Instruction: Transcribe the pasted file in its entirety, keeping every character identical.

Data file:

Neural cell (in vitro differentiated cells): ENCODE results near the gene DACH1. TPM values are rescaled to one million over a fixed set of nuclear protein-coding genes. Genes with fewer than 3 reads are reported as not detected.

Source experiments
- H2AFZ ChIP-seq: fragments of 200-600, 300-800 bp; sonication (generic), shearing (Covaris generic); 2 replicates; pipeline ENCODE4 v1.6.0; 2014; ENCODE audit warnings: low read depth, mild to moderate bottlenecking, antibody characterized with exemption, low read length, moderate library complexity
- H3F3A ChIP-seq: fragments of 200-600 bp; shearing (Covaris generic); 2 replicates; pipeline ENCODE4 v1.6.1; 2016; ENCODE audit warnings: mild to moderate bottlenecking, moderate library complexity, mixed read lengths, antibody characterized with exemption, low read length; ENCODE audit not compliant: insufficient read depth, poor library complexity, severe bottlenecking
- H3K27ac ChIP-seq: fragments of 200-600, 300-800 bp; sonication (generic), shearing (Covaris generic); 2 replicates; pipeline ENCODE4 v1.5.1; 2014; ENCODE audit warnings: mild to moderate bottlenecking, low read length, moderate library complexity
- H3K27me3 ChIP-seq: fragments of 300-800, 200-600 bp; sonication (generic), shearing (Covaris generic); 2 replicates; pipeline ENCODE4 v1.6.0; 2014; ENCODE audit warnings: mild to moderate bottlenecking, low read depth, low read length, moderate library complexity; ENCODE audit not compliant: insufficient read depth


Neural cell (in vitro differentiated cells): ENCODE results near the gene DACH1. TPM values are rescaled to one million over a fixed set of nuclear protein-coding genes. Genes with fewer than 3 reads are reported as not detected.

Source experiments
- H2AFZ ChIP-seq: fragments of 200-600, 300-800 bp; sonication (generic), shearing (Covaris generic); 2 replicates; pipeline ENCODE4 v1.6.0; 2014; ENCODE audit warnings: low read depth, mild to moderate bottlenecking, antibody characterized with exemption, low read length, moderate library complexity
- H3F3A ChIP-seq: fragments of 200-600 bp; shearing (Covaris generic); 2 replicates; pipeline ENCODE4 v1.6.1; 2016; ENCODE audit warnings: mild to moderate bottlenecking, moderate library complexity, mixed read lengths, antibody characterized with exemption, low read length; ENCODE audit not compliant: insufficient read depth, poor library complexity, severe bottlenecking
- H3K27ac ChIP-seq: fragments of 200-600, 300-800 bp; sonication (generic), shearing (Covaris generic); 2 replicates; pipeline ENCODE4 v1.5.1; 2014; ENCODE audit warnings: mild to moderate bottlenecking, low read length, moderate library complexity
- H3K27me3 ChIP-seq: fragments of 300-800, 200-600 bp; sonication (generic), shearing (Covaris generic); 2 replicates; pipeline ENCODE4 v1.6.0; 2014; ENCODE audit warnings: mild to moderate bottlenecking, low read depth, low read length, moderate library complexity; ENCODE audit not compliant: insufficient read depth